This is most absolutely necessary. Of course, it is implied that there be spiritual life; that it has been received, and that its Giver still dwells within us. The dead roots imbibe no water. The dead stomach, though filled with food, sends no blood into the system. But the living trée must have water. The living body must have food. The Giver of life only causes growth by the instrumentality of its proper aliment,—divine truth contained in the word. To growth, therefore, three things are necessary. The Scriptures must be read. A faithful, that is, a truth-speaking, ministry must be attended. And there must be prayerful, devotional meditation. In the tree, and in the human body, supposing health, digestion is involuntary. But here the comparison fails. What the digestive process is in the stomach, meditation is in the soul. We read; we hear. This is right. We thus receive the food. But now comes that which is man’s voluntary act, and therefore his duty,-meditation, by which he sends the received truth to do its work in the circulating system of the inner man. On this his advance to maturity depends. If neglected altogether, life languishes, disease ensues, death may follow. Much depends, too, on the manner of its performance. There are not the same limitations as to time as, for instance, in the tree. One man may grow more in grace in a week, than another in years. If you would walk perfectly before God, aim at growth and maturity ; and for this, read and hear the word of God. Mark it, learn it, inwardly digest it. Be actively faithful in spiritual ineditation on divinely revealed truth, and growth must follow. It will not follow without. Mere stimulants, however important in their place, do not contain the elements of nutrition. The more richly the word of Christ, which is the very mind of Christ, dwells in us, the more Christ-like will be our whole character, both before God and man.

(3.) In seeking to walk perfectly with God, we must aim at completeness. It should be remembered that there are two words in the New Testament which are both translated by the same expression,—perfect : the one denoting that which is finished and mature; the other, that which is complete, having all its parts, all in their right places, all duly proportioned and balanced. Now, not only is the latter phrase often used, but a variety of directions are given, showing particularly how its more general meaning is to be applied. A few instances of this shall first be furnished, and then two or three specific rules are to be founded on them.

The great duty of the human soul is love. But the command is twofold and discriminative. God is to be loved, and man. But the Infinitely Perfect and Good is to be loved according to the excellence of his nature, with all the heart, mind, soul, and strength. Man is our equal : we are to love him as ourselves. Vain is our profession of a love which regards not both. He who loves truly, loves, thus particularly, God, and his neighbour.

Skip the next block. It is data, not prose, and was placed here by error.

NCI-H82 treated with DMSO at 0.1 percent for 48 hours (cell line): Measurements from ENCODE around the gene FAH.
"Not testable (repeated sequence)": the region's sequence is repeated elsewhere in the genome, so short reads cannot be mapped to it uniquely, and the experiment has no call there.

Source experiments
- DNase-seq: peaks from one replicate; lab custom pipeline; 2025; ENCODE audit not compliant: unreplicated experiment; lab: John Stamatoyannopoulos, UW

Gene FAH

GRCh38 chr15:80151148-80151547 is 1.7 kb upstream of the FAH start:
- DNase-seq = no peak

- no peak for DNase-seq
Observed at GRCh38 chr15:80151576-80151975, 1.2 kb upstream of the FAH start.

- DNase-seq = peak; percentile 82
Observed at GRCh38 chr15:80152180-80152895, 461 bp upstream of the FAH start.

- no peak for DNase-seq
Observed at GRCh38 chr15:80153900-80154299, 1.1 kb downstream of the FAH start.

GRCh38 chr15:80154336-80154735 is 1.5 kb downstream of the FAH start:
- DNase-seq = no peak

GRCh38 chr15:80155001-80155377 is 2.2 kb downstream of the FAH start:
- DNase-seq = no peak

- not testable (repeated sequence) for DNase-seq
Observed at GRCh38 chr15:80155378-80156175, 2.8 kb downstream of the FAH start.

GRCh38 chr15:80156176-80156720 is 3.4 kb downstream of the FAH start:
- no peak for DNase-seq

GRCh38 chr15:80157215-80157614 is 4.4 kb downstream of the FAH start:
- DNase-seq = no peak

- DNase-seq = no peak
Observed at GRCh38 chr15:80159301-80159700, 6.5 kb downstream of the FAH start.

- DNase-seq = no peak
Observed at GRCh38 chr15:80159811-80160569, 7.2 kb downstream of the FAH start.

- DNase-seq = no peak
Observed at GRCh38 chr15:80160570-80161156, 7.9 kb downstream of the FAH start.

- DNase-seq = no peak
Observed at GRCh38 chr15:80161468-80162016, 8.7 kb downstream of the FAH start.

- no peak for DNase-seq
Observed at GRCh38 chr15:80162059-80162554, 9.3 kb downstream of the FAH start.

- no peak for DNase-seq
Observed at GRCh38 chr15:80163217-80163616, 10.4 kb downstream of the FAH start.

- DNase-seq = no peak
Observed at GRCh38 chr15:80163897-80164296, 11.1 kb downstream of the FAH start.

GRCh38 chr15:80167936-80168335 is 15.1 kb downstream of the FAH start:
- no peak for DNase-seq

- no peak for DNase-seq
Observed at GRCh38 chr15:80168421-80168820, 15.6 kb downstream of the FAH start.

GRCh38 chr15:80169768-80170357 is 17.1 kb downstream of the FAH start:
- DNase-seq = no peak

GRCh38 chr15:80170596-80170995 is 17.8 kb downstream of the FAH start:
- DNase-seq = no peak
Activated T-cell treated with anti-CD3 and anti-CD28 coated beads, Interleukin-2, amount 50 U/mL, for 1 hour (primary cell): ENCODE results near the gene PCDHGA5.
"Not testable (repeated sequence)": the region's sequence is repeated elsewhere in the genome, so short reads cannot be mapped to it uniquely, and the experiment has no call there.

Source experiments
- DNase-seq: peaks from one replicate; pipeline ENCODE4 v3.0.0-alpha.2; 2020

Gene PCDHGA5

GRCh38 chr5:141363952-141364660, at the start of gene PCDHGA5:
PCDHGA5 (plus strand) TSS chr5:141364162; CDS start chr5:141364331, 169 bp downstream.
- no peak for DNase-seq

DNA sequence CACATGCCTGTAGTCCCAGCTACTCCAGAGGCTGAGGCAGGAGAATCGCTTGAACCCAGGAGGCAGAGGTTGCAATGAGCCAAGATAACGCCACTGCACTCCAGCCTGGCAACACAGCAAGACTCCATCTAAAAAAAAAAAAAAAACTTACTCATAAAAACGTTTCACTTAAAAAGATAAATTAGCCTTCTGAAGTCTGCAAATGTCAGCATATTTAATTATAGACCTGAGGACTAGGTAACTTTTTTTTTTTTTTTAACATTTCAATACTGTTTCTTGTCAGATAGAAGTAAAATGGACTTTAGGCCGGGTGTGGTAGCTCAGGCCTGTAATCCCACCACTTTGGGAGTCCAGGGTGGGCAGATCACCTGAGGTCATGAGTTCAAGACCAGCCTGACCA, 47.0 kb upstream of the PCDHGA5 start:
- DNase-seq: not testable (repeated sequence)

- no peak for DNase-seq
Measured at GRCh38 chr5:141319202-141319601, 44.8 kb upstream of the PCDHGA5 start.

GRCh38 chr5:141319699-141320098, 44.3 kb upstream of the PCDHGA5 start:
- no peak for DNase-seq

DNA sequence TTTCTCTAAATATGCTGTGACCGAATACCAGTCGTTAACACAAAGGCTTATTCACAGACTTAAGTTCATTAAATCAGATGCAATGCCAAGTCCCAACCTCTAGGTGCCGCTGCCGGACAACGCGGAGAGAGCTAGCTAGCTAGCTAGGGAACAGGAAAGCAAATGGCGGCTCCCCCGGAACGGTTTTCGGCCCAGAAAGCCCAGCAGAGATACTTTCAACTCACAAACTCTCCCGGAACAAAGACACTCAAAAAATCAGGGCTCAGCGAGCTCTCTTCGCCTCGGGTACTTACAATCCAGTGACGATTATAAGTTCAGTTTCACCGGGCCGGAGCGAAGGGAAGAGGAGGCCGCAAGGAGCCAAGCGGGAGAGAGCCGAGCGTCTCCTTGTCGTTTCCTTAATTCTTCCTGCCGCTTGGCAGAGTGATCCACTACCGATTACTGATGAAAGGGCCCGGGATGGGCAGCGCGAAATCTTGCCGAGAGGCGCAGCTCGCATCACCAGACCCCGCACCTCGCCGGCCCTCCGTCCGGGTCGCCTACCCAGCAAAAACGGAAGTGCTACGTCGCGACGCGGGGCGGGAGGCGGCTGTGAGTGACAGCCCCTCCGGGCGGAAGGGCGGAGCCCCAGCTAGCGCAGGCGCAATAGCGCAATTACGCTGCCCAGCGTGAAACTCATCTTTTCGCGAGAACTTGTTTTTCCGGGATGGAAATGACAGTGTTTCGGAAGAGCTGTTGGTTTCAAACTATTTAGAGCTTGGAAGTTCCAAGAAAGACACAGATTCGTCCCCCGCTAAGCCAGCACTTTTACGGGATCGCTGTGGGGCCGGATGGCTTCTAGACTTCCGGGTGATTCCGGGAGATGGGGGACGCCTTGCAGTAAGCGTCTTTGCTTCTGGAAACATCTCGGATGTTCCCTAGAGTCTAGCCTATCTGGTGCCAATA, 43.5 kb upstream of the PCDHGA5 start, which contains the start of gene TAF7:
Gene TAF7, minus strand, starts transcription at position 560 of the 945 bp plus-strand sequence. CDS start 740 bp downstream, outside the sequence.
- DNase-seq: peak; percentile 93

The same discrimination is shown in reference to that state of mind

which opposes and rejects. We are to deny the ungodliness which forgets man's great Author and End : we are also to deny worldly lusts, the proneness of human nature to seek its gratification in various forms of earthliness and sensuality. Unless the denial be applied to each, its actuating principle is wrong. We may seem to avoid all outward symptoms of irreligion, and in our way be very devout, while yet our spirits may be earthly and sensual. We may, too, seem to have conquered the flesh and the world by a rigid abstemiousness, while our heart has no love for God, perhaps the very idea is refused admission to our soul. And the same text is equally discriminating as to the mode of living, -soberly, righteously, godly, in the present world, looking for a future state, and the coming of Christ to satisfy all the hopes of our spirit.

We only quote one more illustration : the reader cannot avoid remembering others, such as the passages, Gal. v. 22, 23; 2 Peter i. 5—7, and all the texts which so particularly direct our attention to the class of relative duties,

-duties relating to persons, as parents, children, &c.; and duties relating to circumstances, as youth, age, abundance, need, &c. No careful reader of the Scriptures can have overlooked these. But we quote Phil. iv. 8. Let its clauses be read slowly, thoughtfully, making each the subject of accurate investigation :-“Whatsoever things are true, whatsoever things are honest, whatsoever things are just, whatsoever things are pure, whatsoever things are lovely, whatsoever things are of good report ;”—nay, content not yourselves with even this enumeration ; look about you ; your aim is to walk perfectly with God, that you may “stand perfect and complete in all his will ;” therefore, “ if there be any virtue” not particularly named, “any praise,” any spiritual or moral excellence necessary to completeness of character, “think on these things :” so investigate the subject as to have a clear idea of each particular which personal religion should comprise; so meditate on them, as to implant them as governing principles in the very depths of your heart, constituting the fountains whence all the streams of life shall issue.